Belshazzar's Feast (incidental music and orchestral suite)
[Op. 51] Belsazars gästabud (Belshazzar's Feast). Music for a play by Hjalmar Procopé of the same name: ten pieces. Completed in 1906; first public performance at the Swedish Theatre in Helsinki, 7th November 1906 (conducted by Jean Sibelius). An arrangement of part 2b for voice and piano (Solitude) in 1907, rearranged 1939. (For arrangement of the incidental music as a suite, see below.)
Op. 51 Belsazars gästabud (Belshazzar's Feast), suite. From the music for Hjalmar Procopé's play of the same name: 1. 1. Orientalisk marsch, 2. Solitude, 3. Nocturne, 4. Khadras dans. Completed in 1907; first performance in Helsinki, 25th September 1907 (Orchestra of the Helsinki Philharmonic Society under Jean Sibelius). Piano arrangement of the suite made in 1907.
The quality of Jean Sibelius's incidental music bore no relation to the text of the play. Hjalmar Procopé's Belshazzar's Feast took its subject matter from the fifth chapter of the Book of Daniel in the Old Testament. The material contained dramatic elements similar to those in Oscar Wilde's Salome. Sibelius did not let this disturb him, and the lack of originality did not disturb the audience either. The play received 21 performances at the Swedish Theatre, November 1906 - January 1907.
The incidental music contained ten pieces. The first is the counterpart of the Oriental Procession in the orchestral suite. In the play the people in the procession must bow to an idol. The Jewish prophet Ben Oni does not bow down before the idol, and he is suspected of being part of an assassination plot. The king's favourite female slave, Khadra, falls in love with the Jew. At the same time, the real assassin, the beautiful Leschanah, meets the king.
The second piece depicts Leschanah in the king's palace. The splendid flute solo is also included in the second movement of the orchestral suite, as the Nocturne. In the same scene we hear The Jewish Girl’s Song. The instrumental version of this lovely melody ended up in the orchestral suite under the name of Solitude. Sibelius also prepared a separate song from it in 1907, and presented a new arrangement of it to Marian Anderson in 1939.
Leschanah becomes the king's favourite and demands the execution of Khadra. The third musical piece, Allegretto, is background music for the pantomime-like scene of the feast. The fourth and fifth pieces present Khadra's Dances of Life and Death – Khadra having now been sentenced to death. In the orchestral suite these are combined so that the Dance of Death is heard in the middle of the Dance of Life material.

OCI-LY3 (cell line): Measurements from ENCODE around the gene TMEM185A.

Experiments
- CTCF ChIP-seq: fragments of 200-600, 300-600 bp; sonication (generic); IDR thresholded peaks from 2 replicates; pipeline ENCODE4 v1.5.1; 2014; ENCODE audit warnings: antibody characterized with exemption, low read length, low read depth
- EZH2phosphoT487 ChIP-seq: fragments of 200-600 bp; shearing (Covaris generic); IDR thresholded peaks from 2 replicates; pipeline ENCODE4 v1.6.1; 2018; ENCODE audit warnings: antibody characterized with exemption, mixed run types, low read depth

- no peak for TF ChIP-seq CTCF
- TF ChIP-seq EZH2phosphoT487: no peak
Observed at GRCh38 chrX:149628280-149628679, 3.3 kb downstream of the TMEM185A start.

During the Dance of Death, Khadra lets a snake bite her, but she drinks from the cup of Moses before her death. The very short sixth piece is based on the Dance of Life. During it Khadra dies.
A mysterious text appears on the wall, and the prophet Daniel is called to explain it. He prophesies that Belshazzar will die that same night. The seventh piece depicts Leschanah as she ponders the killing of the king. The music gains dramatic strength after some oriental dance figures, and one may wonder why the composer did not use this piece in his orchestral suite.
The eighth piece is soft music which is played in the background of the dialogue. Belshazzar is talking with his advisor. In the ninth piece we hear a short recollection of the Dance of Life, and the tenth piece is a recollection of the Dance of Death. During it Leschanah kills the king and Elesier kills Leschanah.
As mentioned above, Sibelius used only Oriental Procession, Solitude, Nocturne and Khadra's Dance in his orchestral suite, with suitable modifications. The first performance of the orchestral suite took place in the same concert as the first public performance of the third symphony. The suite was well received by the critics.
According to Erik Tawaststjerna and Erkki Salmenhaara, Sibelius "wasted" good ideas on Belshazzar's Feast. But Eija Kurki, who made a detailed study of Sibelius's incidental music, found good reason to question this view. Belshazzar's Feast was almost the only occasion on which Sibelius was inspired by orientalism. This inspiration produced the fascinating tone colours of the music and the unique charm of its sinuous melodies.